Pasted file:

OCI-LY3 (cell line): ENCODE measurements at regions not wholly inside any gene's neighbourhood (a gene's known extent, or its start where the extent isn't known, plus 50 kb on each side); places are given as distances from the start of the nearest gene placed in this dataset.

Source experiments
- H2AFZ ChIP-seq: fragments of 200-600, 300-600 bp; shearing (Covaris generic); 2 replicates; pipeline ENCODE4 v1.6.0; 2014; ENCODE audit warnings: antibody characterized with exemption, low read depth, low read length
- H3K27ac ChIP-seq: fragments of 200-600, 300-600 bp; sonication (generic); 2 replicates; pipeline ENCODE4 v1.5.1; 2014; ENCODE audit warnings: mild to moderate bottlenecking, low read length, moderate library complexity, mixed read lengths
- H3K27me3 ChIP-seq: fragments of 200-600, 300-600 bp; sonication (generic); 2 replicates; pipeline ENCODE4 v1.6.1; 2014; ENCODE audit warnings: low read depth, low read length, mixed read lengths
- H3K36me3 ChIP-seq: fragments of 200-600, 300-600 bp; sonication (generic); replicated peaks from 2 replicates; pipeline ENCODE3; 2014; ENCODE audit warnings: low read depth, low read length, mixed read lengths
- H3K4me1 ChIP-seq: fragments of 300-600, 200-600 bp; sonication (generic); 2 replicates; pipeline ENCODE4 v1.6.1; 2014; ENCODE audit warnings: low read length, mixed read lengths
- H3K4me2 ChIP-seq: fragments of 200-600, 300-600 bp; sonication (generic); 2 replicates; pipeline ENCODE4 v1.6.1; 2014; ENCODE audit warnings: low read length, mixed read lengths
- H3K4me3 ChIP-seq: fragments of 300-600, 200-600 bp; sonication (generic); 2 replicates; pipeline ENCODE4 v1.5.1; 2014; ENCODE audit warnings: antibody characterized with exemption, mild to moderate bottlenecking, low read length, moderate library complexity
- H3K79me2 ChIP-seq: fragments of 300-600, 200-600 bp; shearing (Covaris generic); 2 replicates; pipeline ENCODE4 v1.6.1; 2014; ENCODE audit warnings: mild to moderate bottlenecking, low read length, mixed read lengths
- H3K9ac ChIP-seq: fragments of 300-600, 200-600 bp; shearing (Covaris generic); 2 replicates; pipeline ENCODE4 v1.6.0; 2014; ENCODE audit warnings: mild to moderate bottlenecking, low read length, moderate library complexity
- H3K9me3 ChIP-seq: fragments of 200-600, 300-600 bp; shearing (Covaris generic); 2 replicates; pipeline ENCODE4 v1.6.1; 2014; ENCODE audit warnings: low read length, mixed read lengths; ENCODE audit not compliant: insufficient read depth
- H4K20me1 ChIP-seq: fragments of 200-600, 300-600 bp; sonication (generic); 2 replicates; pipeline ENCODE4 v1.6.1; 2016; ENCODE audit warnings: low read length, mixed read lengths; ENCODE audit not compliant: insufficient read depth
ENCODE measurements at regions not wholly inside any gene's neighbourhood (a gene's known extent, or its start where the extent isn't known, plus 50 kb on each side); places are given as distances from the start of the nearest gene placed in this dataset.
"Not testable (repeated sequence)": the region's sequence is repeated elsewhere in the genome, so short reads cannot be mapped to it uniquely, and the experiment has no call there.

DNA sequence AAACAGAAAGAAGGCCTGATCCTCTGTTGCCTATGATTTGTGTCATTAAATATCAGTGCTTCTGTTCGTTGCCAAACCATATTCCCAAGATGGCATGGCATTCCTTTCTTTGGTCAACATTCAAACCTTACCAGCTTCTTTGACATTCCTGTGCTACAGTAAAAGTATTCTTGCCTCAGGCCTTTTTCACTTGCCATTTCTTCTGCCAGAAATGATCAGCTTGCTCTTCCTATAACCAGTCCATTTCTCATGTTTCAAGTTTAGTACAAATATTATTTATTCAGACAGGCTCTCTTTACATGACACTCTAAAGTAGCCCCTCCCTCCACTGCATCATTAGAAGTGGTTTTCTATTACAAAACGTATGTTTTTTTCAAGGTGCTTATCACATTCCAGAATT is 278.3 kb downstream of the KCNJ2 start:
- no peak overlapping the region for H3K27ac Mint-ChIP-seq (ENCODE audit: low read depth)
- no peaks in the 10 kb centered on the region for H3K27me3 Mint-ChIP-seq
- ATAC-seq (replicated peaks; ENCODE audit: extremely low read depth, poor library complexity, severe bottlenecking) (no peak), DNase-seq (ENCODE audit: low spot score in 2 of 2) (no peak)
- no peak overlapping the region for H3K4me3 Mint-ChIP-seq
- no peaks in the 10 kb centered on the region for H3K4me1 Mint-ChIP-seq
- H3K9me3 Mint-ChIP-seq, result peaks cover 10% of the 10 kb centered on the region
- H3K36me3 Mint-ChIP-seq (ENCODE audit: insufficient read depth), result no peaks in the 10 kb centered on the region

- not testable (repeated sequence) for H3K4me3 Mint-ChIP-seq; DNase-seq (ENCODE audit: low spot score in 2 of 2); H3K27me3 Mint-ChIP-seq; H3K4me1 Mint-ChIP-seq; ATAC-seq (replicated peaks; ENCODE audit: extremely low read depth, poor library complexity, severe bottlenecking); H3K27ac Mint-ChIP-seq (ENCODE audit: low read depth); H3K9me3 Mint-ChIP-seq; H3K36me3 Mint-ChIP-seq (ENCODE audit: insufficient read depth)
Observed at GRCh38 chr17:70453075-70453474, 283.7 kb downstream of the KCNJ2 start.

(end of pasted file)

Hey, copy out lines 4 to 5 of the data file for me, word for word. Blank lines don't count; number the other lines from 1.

- H3K27ac ChIP-seq: fragments of 200-600, 300-600 bp; sonication (generic); 2 replicates; pipeline ENCODE4 v1.5.1; 2014; ENCODE audit warnings: mild to moderate bottlenecking, low read length, moderate library complexity, mixed read lengths
- H3K27me3 ChIP-seq: fragments of 200-600, 300-600 bp; sonication (generic); 2 replicates; pipeline ENCODE4 v1.6.1; 2014; ENCODE audit warnings: low read depth, low read length, mixed read lengths